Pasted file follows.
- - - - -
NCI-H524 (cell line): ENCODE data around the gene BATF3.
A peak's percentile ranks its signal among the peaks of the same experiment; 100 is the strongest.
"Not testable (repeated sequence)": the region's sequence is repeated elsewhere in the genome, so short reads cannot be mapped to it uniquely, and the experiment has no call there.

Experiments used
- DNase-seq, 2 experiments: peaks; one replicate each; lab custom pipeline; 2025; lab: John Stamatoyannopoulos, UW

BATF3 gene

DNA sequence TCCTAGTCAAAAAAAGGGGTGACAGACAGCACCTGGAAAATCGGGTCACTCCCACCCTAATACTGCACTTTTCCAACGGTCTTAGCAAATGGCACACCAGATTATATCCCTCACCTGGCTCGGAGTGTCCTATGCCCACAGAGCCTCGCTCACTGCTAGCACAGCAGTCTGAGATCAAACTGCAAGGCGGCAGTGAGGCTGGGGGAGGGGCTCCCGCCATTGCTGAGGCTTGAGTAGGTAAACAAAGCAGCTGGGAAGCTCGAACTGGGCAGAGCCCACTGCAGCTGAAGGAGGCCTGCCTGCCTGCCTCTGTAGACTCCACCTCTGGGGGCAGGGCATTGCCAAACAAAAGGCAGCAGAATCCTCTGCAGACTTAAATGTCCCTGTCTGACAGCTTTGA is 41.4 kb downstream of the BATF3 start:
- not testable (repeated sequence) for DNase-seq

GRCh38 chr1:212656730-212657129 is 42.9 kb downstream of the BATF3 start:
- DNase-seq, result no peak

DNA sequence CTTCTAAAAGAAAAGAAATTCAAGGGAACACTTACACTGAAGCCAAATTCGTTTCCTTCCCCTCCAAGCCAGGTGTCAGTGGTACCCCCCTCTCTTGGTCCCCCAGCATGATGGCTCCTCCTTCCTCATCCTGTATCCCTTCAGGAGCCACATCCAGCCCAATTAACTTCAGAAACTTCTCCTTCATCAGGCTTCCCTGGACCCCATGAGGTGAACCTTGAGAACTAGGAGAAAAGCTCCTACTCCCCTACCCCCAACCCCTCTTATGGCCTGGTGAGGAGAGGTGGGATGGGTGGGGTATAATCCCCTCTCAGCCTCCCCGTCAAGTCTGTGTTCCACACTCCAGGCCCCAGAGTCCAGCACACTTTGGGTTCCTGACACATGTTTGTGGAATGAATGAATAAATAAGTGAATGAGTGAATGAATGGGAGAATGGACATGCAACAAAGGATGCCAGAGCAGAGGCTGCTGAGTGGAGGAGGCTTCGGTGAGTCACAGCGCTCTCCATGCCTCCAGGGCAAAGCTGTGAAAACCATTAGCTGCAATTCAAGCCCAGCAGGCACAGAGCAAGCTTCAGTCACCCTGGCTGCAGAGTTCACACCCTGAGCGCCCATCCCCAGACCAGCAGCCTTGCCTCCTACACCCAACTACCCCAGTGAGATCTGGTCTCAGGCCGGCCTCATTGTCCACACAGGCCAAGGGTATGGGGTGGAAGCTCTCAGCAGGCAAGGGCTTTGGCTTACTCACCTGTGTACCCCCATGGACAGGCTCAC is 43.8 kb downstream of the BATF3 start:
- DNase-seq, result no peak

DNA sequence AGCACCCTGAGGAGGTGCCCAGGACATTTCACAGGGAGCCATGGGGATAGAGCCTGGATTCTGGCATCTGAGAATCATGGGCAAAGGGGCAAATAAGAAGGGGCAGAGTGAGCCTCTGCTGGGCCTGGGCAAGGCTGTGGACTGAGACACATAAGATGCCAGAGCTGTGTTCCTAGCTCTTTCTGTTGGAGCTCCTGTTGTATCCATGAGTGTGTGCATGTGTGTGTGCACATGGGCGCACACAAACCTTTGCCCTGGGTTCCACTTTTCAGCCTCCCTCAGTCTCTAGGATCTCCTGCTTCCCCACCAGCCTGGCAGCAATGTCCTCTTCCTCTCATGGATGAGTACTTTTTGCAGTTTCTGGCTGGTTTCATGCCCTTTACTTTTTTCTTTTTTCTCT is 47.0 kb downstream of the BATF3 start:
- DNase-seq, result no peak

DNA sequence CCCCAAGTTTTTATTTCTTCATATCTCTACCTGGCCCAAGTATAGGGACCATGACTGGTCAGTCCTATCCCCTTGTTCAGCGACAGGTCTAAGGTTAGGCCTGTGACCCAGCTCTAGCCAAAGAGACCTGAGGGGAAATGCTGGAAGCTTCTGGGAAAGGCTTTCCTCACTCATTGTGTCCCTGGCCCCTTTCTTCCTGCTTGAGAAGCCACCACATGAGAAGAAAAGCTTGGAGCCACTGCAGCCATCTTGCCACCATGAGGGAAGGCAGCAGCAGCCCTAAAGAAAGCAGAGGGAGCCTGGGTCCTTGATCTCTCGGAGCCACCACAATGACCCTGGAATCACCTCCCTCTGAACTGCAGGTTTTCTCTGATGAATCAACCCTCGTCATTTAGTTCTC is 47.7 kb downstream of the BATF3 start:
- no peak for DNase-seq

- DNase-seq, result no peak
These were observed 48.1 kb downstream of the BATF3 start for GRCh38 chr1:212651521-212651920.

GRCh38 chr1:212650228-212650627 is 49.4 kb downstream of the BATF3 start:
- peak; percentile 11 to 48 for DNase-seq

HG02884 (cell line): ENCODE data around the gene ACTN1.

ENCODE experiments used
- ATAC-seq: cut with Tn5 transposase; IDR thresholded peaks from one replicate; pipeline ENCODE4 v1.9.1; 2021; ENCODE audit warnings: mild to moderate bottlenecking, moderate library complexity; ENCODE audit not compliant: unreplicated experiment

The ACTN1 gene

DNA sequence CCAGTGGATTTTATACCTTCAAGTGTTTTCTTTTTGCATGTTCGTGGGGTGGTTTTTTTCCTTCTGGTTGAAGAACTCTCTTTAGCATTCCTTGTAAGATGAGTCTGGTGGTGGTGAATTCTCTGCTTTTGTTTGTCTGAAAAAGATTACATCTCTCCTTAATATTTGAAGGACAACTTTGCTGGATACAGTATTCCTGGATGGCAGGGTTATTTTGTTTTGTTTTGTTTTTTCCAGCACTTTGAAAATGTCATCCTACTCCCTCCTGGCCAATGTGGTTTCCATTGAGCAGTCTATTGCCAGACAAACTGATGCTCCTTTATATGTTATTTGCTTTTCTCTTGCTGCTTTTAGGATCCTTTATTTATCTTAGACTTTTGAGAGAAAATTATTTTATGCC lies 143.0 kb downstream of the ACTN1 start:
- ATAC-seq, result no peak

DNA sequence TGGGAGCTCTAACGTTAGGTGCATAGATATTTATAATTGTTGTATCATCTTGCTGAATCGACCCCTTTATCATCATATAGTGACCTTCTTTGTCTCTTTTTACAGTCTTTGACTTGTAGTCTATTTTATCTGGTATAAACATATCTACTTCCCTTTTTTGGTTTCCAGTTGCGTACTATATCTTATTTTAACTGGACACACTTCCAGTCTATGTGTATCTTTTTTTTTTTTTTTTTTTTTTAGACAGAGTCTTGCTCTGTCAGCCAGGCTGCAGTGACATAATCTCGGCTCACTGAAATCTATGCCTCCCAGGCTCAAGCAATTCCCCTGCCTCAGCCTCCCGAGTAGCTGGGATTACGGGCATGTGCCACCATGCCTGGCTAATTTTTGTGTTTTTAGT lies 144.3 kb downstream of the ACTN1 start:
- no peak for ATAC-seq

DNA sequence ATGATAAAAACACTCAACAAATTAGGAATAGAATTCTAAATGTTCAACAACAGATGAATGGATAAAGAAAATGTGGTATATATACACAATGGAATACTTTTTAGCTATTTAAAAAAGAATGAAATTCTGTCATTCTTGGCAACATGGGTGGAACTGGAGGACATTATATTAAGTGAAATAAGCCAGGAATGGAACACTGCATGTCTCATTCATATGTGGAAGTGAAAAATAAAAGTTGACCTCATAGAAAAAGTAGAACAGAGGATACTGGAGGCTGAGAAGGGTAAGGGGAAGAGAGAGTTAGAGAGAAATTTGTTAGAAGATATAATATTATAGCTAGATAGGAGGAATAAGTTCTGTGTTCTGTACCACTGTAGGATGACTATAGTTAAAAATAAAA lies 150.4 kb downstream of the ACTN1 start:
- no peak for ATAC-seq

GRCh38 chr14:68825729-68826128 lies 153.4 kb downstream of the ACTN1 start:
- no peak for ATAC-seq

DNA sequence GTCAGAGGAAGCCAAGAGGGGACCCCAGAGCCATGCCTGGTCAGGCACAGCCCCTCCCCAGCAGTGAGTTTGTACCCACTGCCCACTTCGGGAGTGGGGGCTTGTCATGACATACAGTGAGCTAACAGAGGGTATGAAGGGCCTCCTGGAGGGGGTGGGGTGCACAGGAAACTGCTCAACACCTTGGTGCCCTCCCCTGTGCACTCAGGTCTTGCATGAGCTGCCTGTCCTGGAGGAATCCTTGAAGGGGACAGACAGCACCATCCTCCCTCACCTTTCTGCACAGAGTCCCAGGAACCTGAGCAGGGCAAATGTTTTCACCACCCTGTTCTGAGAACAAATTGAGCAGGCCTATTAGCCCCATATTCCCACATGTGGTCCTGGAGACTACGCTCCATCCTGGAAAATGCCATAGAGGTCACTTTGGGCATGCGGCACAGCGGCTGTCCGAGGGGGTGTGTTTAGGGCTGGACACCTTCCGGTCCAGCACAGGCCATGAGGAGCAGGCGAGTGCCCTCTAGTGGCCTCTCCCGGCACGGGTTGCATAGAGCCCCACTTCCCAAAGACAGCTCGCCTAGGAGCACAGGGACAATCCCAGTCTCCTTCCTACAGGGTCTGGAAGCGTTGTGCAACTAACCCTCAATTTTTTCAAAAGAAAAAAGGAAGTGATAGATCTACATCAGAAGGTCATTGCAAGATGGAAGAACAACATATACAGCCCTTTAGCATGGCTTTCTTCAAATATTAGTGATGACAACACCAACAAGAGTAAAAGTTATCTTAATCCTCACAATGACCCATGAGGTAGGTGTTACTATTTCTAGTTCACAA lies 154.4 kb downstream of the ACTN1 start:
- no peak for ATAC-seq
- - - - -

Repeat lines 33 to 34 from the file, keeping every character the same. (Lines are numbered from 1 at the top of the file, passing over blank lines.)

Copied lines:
DNA sequence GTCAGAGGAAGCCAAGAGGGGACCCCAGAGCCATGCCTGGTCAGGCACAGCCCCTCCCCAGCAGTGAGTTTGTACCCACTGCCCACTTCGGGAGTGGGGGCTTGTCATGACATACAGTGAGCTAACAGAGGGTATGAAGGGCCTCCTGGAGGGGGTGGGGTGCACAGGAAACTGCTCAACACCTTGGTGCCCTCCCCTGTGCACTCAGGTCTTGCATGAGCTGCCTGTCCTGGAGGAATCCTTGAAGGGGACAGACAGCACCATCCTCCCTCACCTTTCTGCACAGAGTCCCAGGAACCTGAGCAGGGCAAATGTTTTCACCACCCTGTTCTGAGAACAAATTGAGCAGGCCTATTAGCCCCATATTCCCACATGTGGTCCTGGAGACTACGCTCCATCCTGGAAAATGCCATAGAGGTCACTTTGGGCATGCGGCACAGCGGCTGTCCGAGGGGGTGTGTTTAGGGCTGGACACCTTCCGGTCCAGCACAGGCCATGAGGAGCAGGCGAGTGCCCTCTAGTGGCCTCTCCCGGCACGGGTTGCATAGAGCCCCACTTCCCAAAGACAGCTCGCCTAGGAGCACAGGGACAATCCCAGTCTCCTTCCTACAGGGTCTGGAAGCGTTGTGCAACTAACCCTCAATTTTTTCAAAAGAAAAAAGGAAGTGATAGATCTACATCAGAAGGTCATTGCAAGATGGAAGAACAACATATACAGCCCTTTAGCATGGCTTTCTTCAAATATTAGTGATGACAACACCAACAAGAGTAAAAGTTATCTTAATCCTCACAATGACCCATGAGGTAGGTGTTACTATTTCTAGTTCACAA lies 154.4 kb downstream of the ACTN1 start:
- no peak for ATAC-seq